Evan Meek The Only Bullpen Holdover Since 2008

PITTSBURGH - SEPTEMBER 06: Evan Meek #47 of the Pittsburgh Pirates pitches against the Atlanta Braves during the game on September 6 2010 at PNC Park in Pittsburgh Pennsylvania. The Pirates beat the Braves 3-1. (Photo by Jared Wickerham/Getty Images)

Geoff Baker of the Seattle Times has a new article on bullpen turnover and which teams have replaced most of their bullpens since 2008. The Pirates, unsurprisingly, are on that list.

The Pittsburgh Pirates, the team most associated with fire sales and massive turnover, has Evan Meek heading into the season as a potential closer candidate. Meek was 25 in 2008 when he made nine bullpen appearances for the Pirates.

They also have Jeff Karstens still kicking around, though he wasn't in the bullpen in 2008. Karstens made nine starts that year, but in 2009 and 2010 has bounced back and forth between starting and the bullpen. So, we can't count him since he wasn't a reliever in 2008. Tyler Yates is a non-roster invitee by the Pirates this spring after pitching out of the bullpen in 2008 and 2009. But like Jimenez, he wasn't around in 2010, so we don't count him. So, one guy: Meek.

The idea is that teams that lose a lot (Mariners, Nationals, Pirates) or turn over their roster rapidly (Marlins, Pirates) churn through relievers even more quickly than most teams, which of course makes sense - you can't really rebuild a 100-loss team by focusing on the bullpen.

The Pirates' 2008 bullpen consisted of Matt Capps, a bunch of guys who were traded (Damaso Marte, Sean Burnett, John Grabow, Jesse Chavez), and then even more guys Neal Huntington acquired cheaply in his first year on the job (Yates, Meek, Denny Bautista, T.J. Beam, Jason Davis). There was also Franquelis Osoria (who was a holdover from the Littlefield days) Romulo Sanchez (who came through the farm system), Marino Salas (acquired in the Salomon Torres trade) and Craig Hansen (acquired in the Jason Bay trade). And then there was Meek, who was a completely clueless-looking Rule 5 pick in 2008 but turned out to be quite good once he'd had some time in the minors.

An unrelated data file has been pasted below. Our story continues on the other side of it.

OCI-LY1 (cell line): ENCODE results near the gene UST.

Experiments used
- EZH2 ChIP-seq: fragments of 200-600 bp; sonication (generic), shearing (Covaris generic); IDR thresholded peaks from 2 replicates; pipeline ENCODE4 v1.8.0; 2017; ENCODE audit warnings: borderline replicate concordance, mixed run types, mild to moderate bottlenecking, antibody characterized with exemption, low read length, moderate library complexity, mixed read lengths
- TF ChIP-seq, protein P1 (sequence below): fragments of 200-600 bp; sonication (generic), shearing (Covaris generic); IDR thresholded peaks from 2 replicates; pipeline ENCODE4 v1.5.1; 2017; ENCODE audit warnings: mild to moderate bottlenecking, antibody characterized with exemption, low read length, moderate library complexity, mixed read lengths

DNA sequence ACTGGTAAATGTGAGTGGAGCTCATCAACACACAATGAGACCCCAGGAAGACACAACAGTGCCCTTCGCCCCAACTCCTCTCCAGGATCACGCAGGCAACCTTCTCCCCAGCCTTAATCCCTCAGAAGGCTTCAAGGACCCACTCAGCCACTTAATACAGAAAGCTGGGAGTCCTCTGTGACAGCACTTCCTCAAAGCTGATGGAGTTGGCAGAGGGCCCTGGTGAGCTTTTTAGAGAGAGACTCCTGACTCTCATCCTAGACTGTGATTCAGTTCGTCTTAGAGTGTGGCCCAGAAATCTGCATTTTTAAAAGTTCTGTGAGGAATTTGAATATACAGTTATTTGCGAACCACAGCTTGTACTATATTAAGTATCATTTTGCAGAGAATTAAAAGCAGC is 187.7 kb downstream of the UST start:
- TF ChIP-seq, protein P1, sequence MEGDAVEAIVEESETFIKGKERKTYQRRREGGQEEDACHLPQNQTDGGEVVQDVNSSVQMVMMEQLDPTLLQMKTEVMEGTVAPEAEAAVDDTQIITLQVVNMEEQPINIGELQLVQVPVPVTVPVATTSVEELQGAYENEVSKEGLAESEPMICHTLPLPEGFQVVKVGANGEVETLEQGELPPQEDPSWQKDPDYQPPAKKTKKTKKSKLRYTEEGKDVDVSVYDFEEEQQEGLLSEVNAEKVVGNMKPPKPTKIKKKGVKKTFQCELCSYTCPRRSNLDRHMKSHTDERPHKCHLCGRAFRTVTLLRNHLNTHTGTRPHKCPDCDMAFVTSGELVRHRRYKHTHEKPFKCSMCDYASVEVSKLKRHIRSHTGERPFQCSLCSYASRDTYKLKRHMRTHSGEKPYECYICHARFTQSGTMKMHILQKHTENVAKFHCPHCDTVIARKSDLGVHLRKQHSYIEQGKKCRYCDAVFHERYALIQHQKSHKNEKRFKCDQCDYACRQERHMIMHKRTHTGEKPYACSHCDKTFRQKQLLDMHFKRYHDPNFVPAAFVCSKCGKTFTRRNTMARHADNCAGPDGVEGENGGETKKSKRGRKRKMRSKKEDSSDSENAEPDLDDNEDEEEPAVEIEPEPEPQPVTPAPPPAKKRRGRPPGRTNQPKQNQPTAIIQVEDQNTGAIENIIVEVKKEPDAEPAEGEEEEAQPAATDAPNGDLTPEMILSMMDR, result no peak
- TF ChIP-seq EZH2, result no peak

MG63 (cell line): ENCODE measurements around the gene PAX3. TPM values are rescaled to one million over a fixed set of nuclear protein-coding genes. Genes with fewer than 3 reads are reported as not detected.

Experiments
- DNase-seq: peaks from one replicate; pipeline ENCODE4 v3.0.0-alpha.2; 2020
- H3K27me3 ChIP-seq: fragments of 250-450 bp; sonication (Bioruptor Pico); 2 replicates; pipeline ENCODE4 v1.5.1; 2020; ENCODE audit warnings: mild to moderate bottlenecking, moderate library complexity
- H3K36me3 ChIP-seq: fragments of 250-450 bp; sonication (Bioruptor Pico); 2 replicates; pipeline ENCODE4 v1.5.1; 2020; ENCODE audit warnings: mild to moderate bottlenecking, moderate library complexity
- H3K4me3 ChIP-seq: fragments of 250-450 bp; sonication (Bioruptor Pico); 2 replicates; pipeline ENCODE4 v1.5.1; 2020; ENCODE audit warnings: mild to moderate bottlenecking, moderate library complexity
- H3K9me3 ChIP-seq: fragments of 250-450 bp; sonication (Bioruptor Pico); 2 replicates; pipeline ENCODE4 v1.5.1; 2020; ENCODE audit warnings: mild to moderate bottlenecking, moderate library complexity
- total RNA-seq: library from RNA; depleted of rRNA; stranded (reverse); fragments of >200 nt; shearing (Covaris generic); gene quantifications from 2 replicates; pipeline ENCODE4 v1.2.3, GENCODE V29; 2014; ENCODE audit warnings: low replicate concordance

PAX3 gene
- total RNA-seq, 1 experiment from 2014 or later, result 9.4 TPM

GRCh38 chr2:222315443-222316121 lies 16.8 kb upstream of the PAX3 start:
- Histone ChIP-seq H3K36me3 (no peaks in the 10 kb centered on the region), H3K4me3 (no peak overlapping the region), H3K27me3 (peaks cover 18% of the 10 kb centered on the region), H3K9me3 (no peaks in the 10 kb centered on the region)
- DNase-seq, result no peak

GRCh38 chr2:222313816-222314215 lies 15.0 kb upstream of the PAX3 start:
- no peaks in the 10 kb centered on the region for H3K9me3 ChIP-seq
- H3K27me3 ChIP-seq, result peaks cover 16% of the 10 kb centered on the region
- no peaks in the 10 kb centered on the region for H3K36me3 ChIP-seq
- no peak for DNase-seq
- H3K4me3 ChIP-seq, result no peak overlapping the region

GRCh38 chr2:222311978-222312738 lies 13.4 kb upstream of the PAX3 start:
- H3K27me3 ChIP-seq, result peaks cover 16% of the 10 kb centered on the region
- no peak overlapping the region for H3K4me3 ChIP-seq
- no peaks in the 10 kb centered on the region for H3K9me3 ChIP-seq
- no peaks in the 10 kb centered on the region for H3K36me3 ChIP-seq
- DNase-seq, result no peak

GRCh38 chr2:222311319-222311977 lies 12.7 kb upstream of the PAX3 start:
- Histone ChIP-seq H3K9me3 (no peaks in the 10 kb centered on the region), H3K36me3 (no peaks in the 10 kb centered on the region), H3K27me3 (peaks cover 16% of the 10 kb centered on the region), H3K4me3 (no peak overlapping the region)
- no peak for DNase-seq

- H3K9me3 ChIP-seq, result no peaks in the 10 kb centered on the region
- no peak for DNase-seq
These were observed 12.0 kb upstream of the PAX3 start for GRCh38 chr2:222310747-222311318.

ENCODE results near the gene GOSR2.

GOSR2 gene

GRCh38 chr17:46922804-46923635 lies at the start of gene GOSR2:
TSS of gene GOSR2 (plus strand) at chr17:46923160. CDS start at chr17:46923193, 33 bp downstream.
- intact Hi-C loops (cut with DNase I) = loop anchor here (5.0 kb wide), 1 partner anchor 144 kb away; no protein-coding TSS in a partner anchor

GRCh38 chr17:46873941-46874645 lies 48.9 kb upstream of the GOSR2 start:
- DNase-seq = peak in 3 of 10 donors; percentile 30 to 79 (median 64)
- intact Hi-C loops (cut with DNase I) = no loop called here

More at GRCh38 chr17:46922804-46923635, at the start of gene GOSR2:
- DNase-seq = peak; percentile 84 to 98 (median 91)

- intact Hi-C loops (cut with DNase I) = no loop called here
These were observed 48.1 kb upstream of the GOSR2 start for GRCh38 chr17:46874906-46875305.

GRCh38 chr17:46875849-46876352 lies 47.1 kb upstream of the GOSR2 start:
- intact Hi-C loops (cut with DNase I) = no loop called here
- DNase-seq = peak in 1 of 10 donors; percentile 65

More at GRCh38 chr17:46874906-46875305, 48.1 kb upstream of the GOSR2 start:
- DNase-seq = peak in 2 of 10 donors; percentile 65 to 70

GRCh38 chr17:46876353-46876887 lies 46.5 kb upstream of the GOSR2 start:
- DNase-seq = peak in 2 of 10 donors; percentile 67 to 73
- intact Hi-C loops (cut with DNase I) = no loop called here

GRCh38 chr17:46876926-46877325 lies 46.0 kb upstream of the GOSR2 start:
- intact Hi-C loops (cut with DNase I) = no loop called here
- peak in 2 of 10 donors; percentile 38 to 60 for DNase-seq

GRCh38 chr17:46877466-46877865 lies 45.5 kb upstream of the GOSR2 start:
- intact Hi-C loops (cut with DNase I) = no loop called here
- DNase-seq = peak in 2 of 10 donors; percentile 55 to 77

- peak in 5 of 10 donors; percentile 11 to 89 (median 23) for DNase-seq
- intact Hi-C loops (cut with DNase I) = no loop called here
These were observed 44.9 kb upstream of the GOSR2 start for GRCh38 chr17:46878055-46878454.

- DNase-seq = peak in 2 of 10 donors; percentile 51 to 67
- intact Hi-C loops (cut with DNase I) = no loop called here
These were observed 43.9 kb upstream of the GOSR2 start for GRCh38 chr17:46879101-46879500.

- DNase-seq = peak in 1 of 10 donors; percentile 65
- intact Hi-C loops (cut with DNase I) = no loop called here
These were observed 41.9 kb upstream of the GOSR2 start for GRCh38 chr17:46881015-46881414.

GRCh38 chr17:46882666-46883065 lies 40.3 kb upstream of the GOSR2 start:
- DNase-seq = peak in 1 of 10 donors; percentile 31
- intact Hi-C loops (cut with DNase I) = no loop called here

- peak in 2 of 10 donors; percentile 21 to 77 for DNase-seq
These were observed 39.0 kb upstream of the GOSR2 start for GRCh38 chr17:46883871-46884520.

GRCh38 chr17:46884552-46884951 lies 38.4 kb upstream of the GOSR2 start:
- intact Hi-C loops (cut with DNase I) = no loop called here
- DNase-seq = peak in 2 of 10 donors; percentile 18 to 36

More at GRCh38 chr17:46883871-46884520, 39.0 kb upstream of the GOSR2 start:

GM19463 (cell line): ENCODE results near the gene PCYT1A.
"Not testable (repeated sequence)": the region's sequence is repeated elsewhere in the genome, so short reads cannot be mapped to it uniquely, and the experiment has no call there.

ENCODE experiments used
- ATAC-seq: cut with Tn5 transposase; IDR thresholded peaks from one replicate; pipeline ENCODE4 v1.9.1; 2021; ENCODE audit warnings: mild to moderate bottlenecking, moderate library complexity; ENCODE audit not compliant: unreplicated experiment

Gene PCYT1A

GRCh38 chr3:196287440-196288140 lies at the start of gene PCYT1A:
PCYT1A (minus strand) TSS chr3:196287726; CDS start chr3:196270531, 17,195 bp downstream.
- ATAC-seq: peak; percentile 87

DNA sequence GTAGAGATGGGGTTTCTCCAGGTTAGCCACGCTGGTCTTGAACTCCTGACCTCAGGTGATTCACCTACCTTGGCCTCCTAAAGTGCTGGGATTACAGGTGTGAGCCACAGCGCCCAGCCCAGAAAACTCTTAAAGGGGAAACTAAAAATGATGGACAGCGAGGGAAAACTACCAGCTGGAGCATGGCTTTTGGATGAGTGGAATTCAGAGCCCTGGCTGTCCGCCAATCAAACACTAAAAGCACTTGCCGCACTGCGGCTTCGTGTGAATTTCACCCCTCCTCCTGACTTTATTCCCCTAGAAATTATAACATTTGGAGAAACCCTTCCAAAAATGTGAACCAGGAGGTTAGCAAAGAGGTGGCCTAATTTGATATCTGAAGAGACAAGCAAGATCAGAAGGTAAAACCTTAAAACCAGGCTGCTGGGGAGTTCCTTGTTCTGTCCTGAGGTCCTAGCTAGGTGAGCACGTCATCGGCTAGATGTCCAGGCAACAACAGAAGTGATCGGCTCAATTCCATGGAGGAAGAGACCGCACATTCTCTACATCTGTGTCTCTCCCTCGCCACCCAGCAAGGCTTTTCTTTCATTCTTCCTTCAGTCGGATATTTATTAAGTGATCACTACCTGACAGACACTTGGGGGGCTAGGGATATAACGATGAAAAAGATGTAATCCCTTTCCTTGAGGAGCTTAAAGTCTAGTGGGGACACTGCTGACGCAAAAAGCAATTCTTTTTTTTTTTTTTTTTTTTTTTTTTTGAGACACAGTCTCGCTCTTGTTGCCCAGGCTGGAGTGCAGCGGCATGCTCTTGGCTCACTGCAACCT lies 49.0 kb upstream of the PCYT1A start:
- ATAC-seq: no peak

It was a pretty bad, patchwork bullpen overall, especially after Marte left, but the 2011 edition probably won't be a whole lot better, raising the possibility that the entire group, or close to it, will be turned over again by 2013 or 2014. That isn't the worst thing in the world, since bullpens should probably be the last part of a contending team to come together, and not the first. But it's not good, either.

Meek, Joel Hanrahan and hopefully Chris Resop should form a pretty good core this season, but after that there will have to be a lot of lucky breaks for the Pirates to have a good bullpen. Probably the best chance for things to come together is for Diego Moreno to blast his way through Classes AA and/or AAA and become a shutdown reliever fairly quickly. That's at least a possibility, if not a terribly likely one.

Beyond that, things get even more speculative, and you have to look very hard to find guys whose upside for 2011 is better than a hint above replacement level. Tony Watson as a LOOGY? Maybe. Jose Ascanio miraculously returning from injuries? Eh. Mike Crotta moved to a relief role? Fernando Nieve finally putting things together? I'm really trying here.

Other than that, most of the highest-level pitchers who aren't assured of big-league jobs are legitimate starter prospects who the Pirates will probably want to keep starting (Rudy Owens, Bryan Morris, Jeff Locke, Justin Wilson), or injury question marks (Kevin Hart, Donnie Veal), or guys who, in my view, just don't have a ton of upside (Jeff Karstens, Scott Olsen, Chris Leroux, Dan McCutchen, Danny Moskos, Justin Thomas, Cesar Valdez, etc. etc. etc.).

I've moved a lot in the past seven or eight years, and it seems like whenever I do, I stumble across a copy of Baseball Prospectus that's four years old, and I look with pity upon the Pirates chapter. I always get some terrifying reminder that Britt Reames used to pitch for the Bucs, or that Yurendell DeCaster was sort of a prospect. Unless there's some miracle, the 2011 bullpen is likely to be like that in a few years - we'll probably remember Meek, Hanrahan and Resop as being more than footnotes, but that's about it.

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